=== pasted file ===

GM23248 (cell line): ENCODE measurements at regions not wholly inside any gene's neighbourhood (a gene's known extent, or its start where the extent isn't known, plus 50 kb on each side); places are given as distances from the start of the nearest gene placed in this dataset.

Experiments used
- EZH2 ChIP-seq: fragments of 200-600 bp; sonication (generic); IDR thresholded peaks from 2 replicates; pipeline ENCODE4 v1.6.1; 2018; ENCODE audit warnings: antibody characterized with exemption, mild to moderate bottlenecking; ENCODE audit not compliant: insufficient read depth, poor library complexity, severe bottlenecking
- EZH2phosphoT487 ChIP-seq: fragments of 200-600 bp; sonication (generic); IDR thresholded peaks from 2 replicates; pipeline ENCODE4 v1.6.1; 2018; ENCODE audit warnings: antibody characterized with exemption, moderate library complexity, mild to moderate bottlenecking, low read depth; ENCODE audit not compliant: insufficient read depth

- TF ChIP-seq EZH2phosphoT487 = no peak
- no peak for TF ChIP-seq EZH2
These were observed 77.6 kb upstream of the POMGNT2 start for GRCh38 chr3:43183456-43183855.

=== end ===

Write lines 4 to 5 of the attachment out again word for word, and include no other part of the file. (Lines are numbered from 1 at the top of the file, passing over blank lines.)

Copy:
- EZH2phosphoT487 ChIP-seq: fragments of 200-600 bp; sonication (generic); IDR thresholded peaks from 2 replicates; pipeline ENCODE4 v1.6.1; 2018; ENCODE audit warnings: antibody characterized with exemption, moderate library complexity, mild to moderate bottlenecking, low read depth; ENCODE audit not compliant: insufficient read depth

- TF ChIP-seq EZH2phosphoT487 = no peak